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# Traverse between two known points?

I would like to know a methodology for traversing between two known points that cannot see between the two points. That is you cannot occupy one point and see the other.

At Ohare airport in Chicago I have several known monuments. I would like to traverse between two points to establish control between the monuments. However, if I start on one point I will not have a known back sight. Also, the two points are not within sight of each other. Several turns will be required.

CW

This Content Originally Published by a land surveyor to Land Surveyors United Network

Views: 922

### Replies to This Discussion

Can you use Gnns receivers or only conventional surveying?
Better use gnns rather than conventional method.Has.it favoured you
In TRIMBLE Access using the traverse program it walks through the steps & gives me great results
Dang I use Leica
i think if you can have access to GPS you can use it. if the place is complicated for gps just use it to establish an inter visible contro

Hi Chris,

If you have  points that you have coordinates on ,(but no BS point,then  set one) and assume a bearing or AZ. Then run your new traverse to your other known points with assumed bearings or Az. Then close the loop and you have a close traverse. Then you can adjust,as rotation and ( translate if assume coordinates are used ) on the new traverse. And  apply survey adjustment if needed.

Because you know the bearings and distances between the known points. what you don't have is a reference line for a known azimuth BS to start from.Now you can calculate one with this new Data.

Or maybe a simple Resection or triangles will solve this,but if not run the closed traverse loop and Translate and rotate to the known points.

standard survey problem.

hope this helps.

Billy has it.

Set a random point you can set on and then backsight known point A, with a distance. Because I confuse easily, I would use a bearing that is similar to a compass read :)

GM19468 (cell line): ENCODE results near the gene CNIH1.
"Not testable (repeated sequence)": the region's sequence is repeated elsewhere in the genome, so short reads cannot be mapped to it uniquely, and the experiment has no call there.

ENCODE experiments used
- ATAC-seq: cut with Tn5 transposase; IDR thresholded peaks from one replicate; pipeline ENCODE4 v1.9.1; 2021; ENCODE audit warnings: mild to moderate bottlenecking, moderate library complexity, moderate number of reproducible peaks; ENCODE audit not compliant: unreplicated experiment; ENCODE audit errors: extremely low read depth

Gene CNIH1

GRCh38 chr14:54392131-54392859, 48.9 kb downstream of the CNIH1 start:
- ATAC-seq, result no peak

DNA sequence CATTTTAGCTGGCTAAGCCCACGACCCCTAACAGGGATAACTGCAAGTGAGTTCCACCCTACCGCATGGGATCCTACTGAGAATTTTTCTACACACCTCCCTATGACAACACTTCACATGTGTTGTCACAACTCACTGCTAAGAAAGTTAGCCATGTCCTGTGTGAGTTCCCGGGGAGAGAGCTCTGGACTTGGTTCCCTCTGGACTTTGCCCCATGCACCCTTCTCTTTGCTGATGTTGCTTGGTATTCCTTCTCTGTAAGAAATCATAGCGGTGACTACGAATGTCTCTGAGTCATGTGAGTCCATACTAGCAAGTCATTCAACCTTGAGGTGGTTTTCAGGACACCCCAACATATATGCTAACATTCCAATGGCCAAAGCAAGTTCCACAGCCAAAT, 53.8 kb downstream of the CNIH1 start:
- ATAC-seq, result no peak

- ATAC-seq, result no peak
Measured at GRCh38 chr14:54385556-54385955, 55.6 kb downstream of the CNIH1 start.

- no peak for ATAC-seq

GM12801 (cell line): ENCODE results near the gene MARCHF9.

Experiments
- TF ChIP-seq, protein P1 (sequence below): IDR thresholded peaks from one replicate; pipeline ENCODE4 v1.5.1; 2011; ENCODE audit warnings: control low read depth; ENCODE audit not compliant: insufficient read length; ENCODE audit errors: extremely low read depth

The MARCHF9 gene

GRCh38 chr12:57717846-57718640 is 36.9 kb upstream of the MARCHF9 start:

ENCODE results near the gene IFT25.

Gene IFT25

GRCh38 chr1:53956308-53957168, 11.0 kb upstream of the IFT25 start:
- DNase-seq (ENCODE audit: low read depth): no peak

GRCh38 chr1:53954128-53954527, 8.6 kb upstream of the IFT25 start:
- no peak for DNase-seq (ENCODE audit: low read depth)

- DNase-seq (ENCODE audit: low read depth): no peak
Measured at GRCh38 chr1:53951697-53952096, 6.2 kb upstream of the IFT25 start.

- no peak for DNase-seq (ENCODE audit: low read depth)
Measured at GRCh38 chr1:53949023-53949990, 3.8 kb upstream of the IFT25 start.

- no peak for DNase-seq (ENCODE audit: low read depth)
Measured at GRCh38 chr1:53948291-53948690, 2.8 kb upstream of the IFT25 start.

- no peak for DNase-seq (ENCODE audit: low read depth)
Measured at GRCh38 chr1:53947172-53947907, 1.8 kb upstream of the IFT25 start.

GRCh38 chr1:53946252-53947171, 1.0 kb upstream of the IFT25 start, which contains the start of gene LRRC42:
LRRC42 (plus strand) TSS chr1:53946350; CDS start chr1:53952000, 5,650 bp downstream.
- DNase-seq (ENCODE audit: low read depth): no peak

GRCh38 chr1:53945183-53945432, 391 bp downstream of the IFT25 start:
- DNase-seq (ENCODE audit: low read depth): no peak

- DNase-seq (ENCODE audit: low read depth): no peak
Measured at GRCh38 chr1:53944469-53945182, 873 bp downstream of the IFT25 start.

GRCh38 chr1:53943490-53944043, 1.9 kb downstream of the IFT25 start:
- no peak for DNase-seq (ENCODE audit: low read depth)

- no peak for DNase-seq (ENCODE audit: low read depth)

Shoot the bacsksight distance, then set your forward point, and so on.

Once you've shot your known point B, you can calculate the distance you've measured between your A-B, and compare to the known distance A-B. Then translate and rotate and adjust if necessary.

Hi,
Perhaps you can survey a trajectory from A to B with several stations in between.
Than go back almost the same route from B to A.
Your starting backsight would be the last point from the way back.
This way you create a closed polygon. The total sum of the readings will be (n-2) inside or (n+2) outside angles.
Start with a local coordinate system, work from A to B and if you come back to A, comming from B. The coordinates of the starting position should be almost the same as the end coordinates.
After that a transformation from your local coordinates to the Monument system.
If the calculation is a bit difficult, you can do it in a Cad program like Bricscad or Autocad.
Hope this helps. It's only one of many solutions.
But always create a construction that can be proofed, and buy a good book!
Succes from the Netherlands

White, the obstacle.

Red,; known control-points.

Yellow; temporaly points.

Magenta; observations.

Just take a Sun Shot or a Polaris Shot for Azimuth.

how about resection method? i think that's can solve the problem as long as the two known points are still can you see them from another point of view..

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